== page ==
The Vivaldi study is being expanded to test 340 care homes to improve researchers’ understanding of how COVID-19 is impacting care homes in England.
The ‘Vivaldi 2’ study, led by University College London (UCL) and funded by the Department of Health and Social Care (DHSC), will more than triple in size, to provide a detailed picture of coronavirus infection across England. The expanded study began in June 2020 and is predicted to last to April 2022. The exact end date will be determined by how prevalent COVID-19 is in the tested care homes.
As part of the expanded research study, 14,000 care home residents and staff will be tested quarterly for their immune response to COVID-19, which will help inform future treatments for the virus. The study currently tests staff and residents across 100 care homes.
Researchers will analyse how antibody and cellular immunity to the virus differs among different groups and help shape the planning and national public health response to COVID-19 as well as wider social-care policy.
The Government said the study will help complement their work to support the care sector including this week’s launch of visitation trials in a number of care homes with a rollout planned across care homes in December.
Minister for Care, Helen Whately said, ‘Expanding this brilliant study, with the support of UCL, is another step towards improving our understanding of the virus. Testing people's antibody reaction to COVID-19 is crucial in helping us to control the spread of the virus, particularly amongst people who are vulnerable. The more we know about this virus and are able to control it, the safer it will be for people in care homes.’
The Government said the expanded study will:
- Provide a larger and more nationally representative sample of care home residents and staff, allowing the Vivaldi 2 study team to provide more robust estimates across the population.
- Address important immunity research questions such as whether individuals can be infected twice, how quickly neutralising antibodies wane and whether the immune response in the elderly is the same in younger generations.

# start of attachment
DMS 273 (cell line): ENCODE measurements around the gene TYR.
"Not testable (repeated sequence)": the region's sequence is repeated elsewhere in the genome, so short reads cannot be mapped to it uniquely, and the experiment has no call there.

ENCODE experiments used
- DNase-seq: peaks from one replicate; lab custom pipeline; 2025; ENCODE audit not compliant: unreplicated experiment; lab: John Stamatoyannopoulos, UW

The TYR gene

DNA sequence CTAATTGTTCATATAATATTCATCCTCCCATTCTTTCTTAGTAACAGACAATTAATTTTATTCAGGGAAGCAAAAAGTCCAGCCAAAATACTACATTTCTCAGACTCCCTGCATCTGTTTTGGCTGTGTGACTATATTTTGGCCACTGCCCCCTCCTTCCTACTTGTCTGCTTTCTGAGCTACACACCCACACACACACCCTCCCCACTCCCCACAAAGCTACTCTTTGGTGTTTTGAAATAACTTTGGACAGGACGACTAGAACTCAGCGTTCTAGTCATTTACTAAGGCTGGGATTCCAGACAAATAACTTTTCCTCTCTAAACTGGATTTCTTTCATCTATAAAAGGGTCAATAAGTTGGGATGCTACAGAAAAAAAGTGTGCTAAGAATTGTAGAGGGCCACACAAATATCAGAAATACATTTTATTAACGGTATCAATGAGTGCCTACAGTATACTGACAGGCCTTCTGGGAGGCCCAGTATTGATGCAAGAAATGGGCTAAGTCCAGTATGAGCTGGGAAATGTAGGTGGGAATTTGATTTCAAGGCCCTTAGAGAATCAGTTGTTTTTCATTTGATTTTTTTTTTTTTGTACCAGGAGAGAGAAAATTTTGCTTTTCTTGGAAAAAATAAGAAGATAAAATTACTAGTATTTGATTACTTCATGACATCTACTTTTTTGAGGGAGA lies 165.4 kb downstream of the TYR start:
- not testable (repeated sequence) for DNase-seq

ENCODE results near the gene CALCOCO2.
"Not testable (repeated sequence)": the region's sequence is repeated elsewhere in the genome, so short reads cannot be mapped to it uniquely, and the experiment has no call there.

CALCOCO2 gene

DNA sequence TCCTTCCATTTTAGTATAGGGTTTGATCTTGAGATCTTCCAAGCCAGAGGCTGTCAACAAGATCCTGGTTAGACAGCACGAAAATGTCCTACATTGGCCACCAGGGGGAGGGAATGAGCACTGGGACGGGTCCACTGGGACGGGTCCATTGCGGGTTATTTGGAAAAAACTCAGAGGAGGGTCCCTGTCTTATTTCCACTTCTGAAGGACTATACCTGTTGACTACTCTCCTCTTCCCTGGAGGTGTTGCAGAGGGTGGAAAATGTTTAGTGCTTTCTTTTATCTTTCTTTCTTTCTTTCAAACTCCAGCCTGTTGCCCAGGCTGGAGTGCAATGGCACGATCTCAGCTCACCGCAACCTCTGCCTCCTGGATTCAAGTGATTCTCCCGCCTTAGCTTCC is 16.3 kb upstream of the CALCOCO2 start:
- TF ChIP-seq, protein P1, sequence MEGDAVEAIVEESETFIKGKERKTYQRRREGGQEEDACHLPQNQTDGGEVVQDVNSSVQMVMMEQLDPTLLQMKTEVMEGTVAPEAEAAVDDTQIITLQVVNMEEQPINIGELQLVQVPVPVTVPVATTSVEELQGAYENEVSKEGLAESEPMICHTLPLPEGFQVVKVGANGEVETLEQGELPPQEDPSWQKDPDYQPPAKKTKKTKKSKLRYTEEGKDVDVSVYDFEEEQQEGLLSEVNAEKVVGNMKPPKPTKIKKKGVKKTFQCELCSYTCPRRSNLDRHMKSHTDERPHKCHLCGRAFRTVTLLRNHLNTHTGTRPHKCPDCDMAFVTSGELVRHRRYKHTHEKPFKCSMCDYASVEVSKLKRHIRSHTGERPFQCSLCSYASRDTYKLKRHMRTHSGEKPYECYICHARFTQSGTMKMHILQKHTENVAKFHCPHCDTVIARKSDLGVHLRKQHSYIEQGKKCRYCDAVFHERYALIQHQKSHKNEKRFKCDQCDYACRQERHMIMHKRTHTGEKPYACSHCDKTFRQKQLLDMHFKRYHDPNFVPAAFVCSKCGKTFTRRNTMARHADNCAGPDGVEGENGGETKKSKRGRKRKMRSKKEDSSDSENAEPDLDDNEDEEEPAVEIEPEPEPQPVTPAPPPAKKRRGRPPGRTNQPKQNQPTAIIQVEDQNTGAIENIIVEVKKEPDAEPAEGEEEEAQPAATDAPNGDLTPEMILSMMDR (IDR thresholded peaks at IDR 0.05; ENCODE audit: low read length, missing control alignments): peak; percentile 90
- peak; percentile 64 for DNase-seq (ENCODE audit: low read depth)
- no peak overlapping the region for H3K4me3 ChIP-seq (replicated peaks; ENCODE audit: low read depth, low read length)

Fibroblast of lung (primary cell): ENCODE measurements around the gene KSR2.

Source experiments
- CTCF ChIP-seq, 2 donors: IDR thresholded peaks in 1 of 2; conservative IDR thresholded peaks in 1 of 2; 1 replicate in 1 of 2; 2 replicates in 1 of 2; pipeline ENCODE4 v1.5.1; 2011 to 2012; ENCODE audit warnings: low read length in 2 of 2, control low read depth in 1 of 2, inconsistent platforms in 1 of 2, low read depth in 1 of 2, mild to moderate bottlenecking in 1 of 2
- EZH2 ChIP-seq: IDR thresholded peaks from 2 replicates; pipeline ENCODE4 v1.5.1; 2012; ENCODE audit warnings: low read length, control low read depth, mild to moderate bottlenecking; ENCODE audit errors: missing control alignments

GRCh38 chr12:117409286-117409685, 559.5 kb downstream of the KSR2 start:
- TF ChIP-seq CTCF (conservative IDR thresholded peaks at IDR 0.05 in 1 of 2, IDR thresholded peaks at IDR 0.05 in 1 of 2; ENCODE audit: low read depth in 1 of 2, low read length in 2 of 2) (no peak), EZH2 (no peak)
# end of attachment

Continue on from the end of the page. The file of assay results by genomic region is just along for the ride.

- Link immunity data with epidemiological data to better understand the links between infection, demography and clinical outcome on the elderly and the impact of care-home characteristics on the spread of the virus in the sector.
- Offer an opportunity to work with a wider range of small care home chains and independent providers to ensure results are representative to all care homes in England.
The Vivaldi 2 study uses trained phlebotomists to draw blood from care home residents and staff which is then used to test for the presence of antibodies for COVID-19. This data is cross-referenced with DHSC-delivered swab testing in care homes to analyse prevalence of the virus over time.
Dr Laura Shallcross of UCL Institute of Health Informatics said, ‘Testing in these new homes is being phased in through November. Understanding both the antibody immunity and cellular immunity responses as part of the expansion of the original Vivaldi study will provide crucial data to help inform future treatments for COVID-19, including vaccine development.’
For more information about the Vivaldi study, visit the UCL Institute of Health Informatics.
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